In the fall of 2017, Equifax, one of the three major consumer credit reporting agencies in the United States, reported a staggering breach of its consumer data files. As recounted in this Avvo Story, the breach ranked as one of the largest cyberattacks ever against a major financial services corporation. Moreover, it shone a harsh spotlight on the questionable actions of top Equifax executives.
New victims found in Equifax breach
Initially, Equifax reported that the breach exposed sensitive data of an estimated 143 million consumers. The company later raised that number to 145.5 million. And on March 1, 2018, Equifax acknowledged that an additional 2.4 million consumers were impacted by the breach, bringing the estimated total to 147.9, or nearly half the population of the United States. The latest group of affected consumers appear to have had their driver’s license data compromised, but, unlike earlier reported victims, their Social Security numbers were not breached.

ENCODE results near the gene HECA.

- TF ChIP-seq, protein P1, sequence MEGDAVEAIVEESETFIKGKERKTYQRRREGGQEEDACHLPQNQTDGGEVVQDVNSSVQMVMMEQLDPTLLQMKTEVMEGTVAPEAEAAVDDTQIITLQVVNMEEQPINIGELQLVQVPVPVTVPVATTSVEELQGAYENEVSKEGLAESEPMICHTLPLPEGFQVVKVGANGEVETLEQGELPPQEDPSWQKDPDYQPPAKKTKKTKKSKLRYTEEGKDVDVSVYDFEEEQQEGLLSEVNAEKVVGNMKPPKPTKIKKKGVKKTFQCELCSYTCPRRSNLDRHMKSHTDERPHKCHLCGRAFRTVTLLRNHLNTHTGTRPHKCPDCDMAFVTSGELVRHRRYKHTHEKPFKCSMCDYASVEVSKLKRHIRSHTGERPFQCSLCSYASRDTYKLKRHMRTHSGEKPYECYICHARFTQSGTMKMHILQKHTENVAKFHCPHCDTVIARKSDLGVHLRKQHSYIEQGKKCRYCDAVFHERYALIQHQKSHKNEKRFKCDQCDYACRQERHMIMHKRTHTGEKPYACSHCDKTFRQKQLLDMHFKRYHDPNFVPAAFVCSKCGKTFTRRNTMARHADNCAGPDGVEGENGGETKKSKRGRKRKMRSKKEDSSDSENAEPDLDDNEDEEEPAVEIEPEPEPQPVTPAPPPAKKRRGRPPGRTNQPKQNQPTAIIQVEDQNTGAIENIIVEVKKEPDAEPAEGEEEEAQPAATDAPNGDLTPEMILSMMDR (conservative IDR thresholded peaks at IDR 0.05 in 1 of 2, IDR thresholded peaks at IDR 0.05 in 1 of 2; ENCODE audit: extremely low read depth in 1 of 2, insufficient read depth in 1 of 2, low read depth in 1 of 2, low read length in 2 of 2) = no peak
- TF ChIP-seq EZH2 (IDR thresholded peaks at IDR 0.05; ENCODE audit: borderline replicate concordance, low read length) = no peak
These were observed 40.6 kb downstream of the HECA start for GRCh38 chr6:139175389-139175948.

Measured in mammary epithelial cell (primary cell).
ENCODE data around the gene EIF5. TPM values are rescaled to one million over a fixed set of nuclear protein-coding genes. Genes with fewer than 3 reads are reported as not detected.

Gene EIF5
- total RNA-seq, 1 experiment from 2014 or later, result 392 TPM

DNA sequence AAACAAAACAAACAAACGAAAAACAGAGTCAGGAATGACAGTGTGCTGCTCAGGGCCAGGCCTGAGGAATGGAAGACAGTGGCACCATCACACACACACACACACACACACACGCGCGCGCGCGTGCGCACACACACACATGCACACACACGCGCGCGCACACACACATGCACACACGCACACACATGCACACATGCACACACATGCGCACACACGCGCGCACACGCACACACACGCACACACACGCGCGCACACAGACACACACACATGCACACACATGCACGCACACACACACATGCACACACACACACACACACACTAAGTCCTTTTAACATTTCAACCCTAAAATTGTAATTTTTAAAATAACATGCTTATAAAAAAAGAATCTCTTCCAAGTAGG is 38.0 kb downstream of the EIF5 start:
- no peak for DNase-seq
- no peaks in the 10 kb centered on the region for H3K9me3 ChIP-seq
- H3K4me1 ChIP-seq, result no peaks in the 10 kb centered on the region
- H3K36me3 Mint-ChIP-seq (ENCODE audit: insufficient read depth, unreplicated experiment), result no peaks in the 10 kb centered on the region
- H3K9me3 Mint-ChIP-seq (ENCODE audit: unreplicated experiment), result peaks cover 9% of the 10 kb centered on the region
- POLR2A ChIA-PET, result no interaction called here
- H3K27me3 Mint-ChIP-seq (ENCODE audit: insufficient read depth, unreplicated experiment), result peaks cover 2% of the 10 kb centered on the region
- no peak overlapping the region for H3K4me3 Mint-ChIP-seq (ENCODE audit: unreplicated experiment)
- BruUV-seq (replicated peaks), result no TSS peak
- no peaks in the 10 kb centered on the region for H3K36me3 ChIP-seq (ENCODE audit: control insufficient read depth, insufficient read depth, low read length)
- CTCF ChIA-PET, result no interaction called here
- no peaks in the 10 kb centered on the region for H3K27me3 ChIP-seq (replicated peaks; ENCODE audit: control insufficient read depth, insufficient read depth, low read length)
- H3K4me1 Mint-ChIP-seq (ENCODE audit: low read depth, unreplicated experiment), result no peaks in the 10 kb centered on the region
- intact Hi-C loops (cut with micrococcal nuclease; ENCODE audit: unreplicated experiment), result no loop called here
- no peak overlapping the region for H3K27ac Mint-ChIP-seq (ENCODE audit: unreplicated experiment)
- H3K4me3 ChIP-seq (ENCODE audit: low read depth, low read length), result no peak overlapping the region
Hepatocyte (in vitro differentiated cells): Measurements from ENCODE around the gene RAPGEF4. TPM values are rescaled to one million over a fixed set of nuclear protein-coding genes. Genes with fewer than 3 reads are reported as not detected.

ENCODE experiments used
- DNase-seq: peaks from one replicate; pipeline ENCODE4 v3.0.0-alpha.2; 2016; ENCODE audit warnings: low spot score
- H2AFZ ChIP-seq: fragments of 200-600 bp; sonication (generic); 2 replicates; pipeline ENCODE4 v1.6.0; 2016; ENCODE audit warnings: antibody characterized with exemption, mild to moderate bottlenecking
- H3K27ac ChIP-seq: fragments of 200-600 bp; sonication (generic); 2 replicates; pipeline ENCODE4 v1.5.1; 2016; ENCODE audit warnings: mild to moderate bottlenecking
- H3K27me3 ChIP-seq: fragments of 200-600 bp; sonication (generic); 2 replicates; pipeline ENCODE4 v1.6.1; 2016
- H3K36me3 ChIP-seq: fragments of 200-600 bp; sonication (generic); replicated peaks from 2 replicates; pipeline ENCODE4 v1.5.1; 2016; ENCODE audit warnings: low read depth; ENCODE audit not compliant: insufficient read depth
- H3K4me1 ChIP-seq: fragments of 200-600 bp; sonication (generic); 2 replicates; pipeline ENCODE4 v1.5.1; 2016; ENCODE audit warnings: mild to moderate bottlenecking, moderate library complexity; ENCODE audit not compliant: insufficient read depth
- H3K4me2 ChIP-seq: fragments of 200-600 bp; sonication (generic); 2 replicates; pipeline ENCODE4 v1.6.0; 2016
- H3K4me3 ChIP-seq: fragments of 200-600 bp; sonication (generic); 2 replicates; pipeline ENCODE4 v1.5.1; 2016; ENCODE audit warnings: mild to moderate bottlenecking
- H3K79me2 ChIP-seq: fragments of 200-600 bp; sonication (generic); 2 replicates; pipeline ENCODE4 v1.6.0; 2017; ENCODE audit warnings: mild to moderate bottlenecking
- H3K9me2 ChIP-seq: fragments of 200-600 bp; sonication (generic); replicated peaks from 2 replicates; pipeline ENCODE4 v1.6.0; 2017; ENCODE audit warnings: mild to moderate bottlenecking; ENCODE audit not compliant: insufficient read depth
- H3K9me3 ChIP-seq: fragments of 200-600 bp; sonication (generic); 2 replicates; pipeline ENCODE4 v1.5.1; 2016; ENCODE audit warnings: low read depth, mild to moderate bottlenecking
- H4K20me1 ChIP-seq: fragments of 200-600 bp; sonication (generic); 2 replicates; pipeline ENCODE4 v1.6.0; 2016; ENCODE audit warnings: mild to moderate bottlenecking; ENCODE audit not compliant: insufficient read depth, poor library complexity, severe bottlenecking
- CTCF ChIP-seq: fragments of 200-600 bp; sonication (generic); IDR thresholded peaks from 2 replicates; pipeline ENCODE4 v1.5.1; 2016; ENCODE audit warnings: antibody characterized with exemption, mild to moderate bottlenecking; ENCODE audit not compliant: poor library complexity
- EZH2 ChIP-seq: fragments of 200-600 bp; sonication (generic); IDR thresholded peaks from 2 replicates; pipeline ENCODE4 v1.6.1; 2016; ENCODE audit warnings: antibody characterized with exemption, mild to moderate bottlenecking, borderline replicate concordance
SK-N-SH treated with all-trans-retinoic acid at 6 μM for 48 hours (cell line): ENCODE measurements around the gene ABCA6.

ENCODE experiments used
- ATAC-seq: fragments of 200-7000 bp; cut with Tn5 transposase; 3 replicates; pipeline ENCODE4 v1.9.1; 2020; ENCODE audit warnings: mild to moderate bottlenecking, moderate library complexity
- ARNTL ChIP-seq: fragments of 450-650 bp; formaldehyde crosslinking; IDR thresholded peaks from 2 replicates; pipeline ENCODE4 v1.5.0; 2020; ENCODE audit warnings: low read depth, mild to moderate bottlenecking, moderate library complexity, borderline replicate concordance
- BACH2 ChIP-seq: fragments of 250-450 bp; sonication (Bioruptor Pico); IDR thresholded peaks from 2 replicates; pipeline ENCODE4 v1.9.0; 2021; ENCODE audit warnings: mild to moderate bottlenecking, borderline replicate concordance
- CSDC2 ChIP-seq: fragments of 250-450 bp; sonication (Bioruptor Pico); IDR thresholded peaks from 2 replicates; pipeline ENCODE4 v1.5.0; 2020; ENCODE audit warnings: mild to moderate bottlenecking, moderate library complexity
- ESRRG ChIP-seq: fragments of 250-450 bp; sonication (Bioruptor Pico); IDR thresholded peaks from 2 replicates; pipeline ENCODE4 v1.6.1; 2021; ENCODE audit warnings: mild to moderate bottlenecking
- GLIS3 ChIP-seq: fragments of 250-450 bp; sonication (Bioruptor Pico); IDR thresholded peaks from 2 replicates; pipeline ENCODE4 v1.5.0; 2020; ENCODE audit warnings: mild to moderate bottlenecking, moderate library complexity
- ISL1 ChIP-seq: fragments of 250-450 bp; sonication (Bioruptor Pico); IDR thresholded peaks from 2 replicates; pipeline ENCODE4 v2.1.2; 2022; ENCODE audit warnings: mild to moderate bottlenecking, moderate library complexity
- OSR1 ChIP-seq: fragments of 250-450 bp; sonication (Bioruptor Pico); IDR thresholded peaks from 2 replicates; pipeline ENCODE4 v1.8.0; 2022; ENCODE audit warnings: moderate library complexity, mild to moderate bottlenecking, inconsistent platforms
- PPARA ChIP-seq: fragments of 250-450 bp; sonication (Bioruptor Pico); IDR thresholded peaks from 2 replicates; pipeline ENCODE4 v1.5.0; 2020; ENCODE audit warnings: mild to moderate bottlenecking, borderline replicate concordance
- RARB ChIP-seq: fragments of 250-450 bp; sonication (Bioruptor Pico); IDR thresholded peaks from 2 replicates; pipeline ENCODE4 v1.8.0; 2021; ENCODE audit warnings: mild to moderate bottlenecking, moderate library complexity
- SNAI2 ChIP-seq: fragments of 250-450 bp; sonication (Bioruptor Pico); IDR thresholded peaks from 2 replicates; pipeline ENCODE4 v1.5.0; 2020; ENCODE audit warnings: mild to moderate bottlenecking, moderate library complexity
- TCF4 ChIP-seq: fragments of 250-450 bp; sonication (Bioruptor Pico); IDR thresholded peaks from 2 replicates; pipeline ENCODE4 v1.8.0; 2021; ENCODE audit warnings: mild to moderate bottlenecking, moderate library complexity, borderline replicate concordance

This revelation of additional victims has led to congressional calls for a wider investigation of the breach and Equifax’s response. Senator Elizabeth Warren (D-Mass.) has complained that the company has failed to disclose the full extent of the breach, and Representative Greg Walden (R-Ore.), chairman of the House Energy and Commerce Committee, has criticized Equifax’s responses to the committee’s requests for documentation of the breach.
As has become customary after such security breaches, Equifax says it will offer free credit monitoring and identity theft protection services to the newly identified victims. But a year or two of free services seems like a hollow gesture to many consumers, whose data will likely live on indefinitely on the dark web.